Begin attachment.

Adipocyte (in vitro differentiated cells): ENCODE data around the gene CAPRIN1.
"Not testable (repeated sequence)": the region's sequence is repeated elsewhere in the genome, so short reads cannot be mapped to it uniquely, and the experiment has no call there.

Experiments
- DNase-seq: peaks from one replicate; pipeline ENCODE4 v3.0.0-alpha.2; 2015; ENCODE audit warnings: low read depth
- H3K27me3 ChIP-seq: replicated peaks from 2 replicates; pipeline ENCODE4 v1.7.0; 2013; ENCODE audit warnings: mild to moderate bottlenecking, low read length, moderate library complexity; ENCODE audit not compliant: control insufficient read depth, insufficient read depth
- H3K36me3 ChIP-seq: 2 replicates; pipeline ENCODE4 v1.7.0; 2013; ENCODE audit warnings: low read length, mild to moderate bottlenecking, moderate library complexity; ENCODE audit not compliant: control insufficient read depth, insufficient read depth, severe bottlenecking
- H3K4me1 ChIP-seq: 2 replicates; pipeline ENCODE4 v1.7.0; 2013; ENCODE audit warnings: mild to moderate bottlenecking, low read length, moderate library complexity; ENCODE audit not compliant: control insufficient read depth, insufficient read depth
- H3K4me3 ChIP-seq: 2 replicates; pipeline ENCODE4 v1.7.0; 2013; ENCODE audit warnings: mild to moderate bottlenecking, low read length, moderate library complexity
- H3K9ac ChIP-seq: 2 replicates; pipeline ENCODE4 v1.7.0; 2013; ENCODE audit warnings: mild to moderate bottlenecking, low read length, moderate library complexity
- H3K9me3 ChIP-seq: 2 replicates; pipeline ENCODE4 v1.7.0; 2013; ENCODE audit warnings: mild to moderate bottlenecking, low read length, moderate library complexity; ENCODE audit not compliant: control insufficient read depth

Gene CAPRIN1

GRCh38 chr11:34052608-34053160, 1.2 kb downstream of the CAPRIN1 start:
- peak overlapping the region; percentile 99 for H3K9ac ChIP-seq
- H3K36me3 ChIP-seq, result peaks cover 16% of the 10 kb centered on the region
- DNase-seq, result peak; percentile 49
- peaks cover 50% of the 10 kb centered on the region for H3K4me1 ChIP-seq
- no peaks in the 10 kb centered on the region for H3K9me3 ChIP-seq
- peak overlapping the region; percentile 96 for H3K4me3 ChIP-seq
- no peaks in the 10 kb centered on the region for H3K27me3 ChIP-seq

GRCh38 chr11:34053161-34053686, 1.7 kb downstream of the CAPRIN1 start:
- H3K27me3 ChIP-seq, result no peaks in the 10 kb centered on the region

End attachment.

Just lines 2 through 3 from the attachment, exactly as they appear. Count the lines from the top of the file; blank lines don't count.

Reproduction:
"Not testable (repeated sequence)": the region's sequence is repeated elsewhere in the genome, so short reads cannot be mapped to it uniquely, and the experiment has no call there.

Experiments